As the start of the 2020-2021 Cal Poly Basketball season draws near, both the men’s and women’s programs are working to plan a safe and successful season to pave the way for teams playing in later seasons.
“Anything that we do, everybody is watching and how we handle everything can be a roadmap for the other teams going forward,” Women’s Basketball head coach Faith Mimnaugh said.
The Women’s Basketball program is set to start the new season on Nov. 25 at Stanford.
Mimnaugh said she is looking forward to the start of the new season as she wants to get back to where the program left off in early March, where they reached the Big West Tournament Semifinal before COVID-19 put a halt to all competition.
She said she is conscious of the safety risks and concerns that come along with the start of the season, but is staying optimistic nonetheless.
“We’re kind of an experiment for sure, but I’m excited for the opportunity,” Mimnaugh said.
To maintain team safety while traveling, she said it “is going to be key” to keep players away from others that are potentially untested or asymptomatic, and make sure that players wear their masks during all breaks.
“That’s the biggest thing for me, trying to do our best to stay healthy,” Mimnaugh said. “I’d love to have each of these kids return home to clear lungs and lively bodies that they can use for the rest of their lives.”
Men’s Basketball head coach John Smith reflected on how the professional basketball leagues handled the pandemic and how they paved the way for the National Collegiate Athletic Association (NCAA) moving forward.
“Once the WNBA and the NBA had their seasons and it went off successfully, it gave the NCAA some guidelines and some direction of how to pull [the start of the season] off, so we’ve taken from some of those protocols that they had in the bubble,” Smith said. “But it’s going to be a little different because we won’t be in a bubble.”
Aside from all the safety protocols that are being put in place by the NCAA, both basketball programs are mindful of the responsibility of competing during a global pandemic.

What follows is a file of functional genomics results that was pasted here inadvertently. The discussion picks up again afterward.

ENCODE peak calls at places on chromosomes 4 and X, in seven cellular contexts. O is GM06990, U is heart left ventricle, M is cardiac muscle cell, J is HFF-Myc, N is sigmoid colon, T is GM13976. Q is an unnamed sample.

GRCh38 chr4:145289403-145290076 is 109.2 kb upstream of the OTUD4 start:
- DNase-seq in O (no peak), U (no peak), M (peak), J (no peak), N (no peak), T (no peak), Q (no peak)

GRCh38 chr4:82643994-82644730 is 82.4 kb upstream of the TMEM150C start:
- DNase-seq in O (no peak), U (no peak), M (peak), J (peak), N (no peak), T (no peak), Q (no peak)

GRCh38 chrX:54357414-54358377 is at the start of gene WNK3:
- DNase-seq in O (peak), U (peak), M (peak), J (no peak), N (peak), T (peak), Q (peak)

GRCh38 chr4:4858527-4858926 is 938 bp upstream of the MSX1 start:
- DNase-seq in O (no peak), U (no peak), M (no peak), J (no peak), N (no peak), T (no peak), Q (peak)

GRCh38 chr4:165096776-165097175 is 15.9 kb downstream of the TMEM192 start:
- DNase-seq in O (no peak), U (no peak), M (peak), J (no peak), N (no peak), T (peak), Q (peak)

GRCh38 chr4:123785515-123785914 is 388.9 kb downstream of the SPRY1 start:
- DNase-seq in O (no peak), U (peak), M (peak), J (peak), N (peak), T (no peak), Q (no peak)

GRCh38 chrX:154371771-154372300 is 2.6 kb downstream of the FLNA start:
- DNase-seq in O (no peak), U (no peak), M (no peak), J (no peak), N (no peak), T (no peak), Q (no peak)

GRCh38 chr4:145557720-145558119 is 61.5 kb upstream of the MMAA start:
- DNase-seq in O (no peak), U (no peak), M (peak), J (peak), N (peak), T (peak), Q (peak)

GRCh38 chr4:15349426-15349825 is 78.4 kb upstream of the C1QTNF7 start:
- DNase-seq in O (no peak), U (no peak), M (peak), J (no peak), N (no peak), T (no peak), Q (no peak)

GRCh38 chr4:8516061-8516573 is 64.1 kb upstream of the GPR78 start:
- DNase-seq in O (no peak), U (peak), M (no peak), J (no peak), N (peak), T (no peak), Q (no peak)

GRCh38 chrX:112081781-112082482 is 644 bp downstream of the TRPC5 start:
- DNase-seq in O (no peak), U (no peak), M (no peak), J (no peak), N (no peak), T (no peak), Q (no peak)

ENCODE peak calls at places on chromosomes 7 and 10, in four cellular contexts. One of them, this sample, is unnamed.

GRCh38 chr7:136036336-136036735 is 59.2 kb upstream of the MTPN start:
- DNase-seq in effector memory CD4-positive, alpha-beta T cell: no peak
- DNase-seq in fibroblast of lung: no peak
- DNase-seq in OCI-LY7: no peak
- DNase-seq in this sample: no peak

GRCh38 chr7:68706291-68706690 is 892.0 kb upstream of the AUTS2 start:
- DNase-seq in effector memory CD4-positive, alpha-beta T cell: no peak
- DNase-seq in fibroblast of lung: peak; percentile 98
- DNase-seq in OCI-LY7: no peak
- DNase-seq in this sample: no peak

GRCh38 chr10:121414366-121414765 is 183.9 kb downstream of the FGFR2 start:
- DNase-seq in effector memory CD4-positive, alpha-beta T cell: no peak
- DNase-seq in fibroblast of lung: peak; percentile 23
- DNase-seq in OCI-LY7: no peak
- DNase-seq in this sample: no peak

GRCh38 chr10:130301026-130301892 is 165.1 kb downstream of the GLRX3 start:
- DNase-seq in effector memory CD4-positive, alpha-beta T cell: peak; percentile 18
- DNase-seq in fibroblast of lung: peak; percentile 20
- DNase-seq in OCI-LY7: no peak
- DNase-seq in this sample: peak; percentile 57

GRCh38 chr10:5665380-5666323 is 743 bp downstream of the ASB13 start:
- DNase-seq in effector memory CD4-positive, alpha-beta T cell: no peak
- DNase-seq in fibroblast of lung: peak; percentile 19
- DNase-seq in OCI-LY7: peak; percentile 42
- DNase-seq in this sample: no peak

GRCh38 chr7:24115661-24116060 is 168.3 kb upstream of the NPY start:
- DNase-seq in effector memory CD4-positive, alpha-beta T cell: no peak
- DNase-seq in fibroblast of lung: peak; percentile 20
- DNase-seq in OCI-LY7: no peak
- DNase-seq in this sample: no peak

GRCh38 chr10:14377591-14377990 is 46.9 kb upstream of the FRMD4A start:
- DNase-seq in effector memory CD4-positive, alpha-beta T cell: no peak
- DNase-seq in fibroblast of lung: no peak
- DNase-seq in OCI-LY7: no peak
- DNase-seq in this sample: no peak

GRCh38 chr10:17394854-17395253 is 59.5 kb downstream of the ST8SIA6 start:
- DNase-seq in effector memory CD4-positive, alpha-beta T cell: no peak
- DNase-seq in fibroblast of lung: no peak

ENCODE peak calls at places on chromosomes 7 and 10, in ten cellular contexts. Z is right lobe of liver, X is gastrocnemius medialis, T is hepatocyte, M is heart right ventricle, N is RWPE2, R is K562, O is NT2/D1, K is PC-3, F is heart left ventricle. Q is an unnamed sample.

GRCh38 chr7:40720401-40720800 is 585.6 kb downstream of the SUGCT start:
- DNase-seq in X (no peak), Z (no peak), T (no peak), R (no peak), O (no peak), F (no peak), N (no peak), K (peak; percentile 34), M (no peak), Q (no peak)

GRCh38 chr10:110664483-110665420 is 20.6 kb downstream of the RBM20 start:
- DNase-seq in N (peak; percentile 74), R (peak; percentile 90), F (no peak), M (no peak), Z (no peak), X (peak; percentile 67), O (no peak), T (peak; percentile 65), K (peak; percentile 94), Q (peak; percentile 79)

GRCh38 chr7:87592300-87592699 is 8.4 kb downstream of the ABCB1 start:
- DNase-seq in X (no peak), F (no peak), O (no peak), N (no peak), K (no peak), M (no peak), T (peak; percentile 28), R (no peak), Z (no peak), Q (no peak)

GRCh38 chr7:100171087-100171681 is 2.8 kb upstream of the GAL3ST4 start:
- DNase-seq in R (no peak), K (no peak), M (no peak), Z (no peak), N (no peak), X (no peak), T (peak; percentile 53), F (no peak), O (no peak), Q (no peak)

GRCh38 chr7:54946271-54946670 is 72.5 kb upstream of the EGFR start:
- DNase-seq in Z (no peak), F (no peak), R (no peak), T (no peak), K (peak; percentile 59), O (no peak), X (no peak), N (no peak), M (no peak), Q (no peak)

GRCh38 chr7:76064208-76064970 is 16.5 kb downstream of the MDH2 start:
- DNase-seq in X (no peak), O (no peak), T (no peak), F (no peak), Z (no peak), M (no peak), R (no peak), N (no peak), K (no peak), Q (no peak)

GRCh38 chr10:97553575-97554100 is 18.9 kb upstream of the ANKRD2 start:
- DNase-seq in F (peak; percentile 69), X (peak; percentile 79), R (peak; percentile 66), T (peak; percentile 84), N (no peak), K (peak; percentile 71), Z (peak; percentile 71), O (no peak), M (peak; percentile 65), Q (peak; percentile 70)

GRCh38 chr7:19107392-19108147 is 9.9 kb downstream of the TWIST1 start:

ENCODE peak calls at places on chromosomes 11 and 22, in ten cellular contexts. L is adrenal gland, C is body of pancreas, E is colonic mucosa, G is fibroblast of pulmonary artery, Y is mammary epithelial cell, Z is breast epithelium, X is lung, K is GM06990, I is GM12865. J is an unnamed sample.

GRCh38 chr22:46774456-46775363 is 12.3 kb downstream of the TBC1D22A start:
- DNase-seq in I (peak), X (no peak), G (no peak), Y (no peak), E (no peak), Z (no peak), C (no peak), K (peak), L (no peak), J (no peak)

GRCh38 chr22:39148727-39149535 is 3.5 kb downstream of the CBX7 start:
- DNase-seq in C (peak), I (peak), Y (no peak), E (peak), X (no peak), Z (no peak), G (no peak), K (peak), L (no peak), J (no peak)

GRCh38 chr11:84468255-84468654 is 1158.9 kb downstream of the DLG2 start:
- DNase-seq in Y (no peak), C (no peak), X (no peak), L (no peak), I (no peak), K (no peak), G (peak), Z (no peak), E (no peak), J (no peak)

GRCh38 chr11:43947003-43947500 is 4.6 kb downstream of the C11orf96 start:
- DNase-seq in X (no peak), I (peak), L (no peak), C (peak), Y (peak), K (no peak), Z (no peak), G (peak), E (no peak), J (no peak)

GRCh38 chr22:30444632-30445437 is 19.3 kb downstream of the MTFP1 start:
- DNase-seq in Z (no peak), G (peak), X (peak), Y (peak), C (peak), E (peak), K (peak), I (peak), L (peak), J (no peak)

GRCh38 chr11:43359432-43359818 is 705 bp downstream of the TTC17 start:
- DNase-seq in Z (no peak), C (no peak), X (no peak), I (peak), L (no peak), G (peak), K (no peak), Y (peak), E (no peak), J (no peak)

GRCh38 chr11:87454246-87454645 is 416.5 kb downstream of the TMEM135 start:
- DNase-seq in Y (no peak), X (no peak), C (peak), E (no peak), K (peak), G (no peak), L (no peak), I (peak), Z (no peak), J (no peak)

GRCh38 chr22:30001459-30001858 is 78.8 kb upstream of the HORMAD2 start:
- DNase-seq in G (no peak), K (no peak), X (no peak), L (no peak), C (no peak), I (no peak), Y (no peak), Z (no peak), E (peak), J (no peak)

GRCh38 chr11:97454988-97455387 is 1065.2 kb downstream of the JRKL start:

“Everybody wants athletics back, athletics is the front porch to any university, and we understand the importance of that,” Smith said. “So, we have to take [the start of the season] very seriously and make sure that we give the other sports an opportunity to play as well.”
According to Smith, the university has established a variety of COVID-19 protocols in efforts to “contain and limit the virus.” All players regularly have their temperature taken, get tested weekly, stay socially distant and wear masks when they’re not on the basketball floor.
“There’s just a lot of things that we have to do differently that we haven’t done in the past and [the players] know that if we really want to play, they have to adhere to [the protocols], so that’s the way we’re approaching it,” Smith said.
Cal Poly Director of Athletics Don Oberhelman said he feels that the start of the season “is a mixed bag.”
“I think we’re all concerned about what it means and putting people at risk and further exposure,” Oberhelman said. “I think we’re all ready to try to return to as much normalcy as we can.”
However, Oberhelman said that because basketball squads are smaller than other sports, they are “easier to control any sort of outbreaks or any sort of issues.”
“I think basketball is the right sport to see if we can pull [the return of Cal Poly sports] off,” Oberhelman said. “If it goes well then I think it gives the green light for us to continue to try to open up more sports for competition.”
Nonetheless, Oberhelman said that for sports to make a successful return, everyone involved must adhere to the protocols, including coaches, athletes, students and staff.
“We really need the environment to be good,” Oberhelman said.
Despite all the challenges and unknowns that the virus will propose during the season, student athletes’ mental states will be a priority for Oberhelman.
“Keeping an eye on the mental health and making sure that we’re taking care of our students in the best possible way is going to continue to be our biggest challenge as much as managing the virus itself,” Oberhelman said.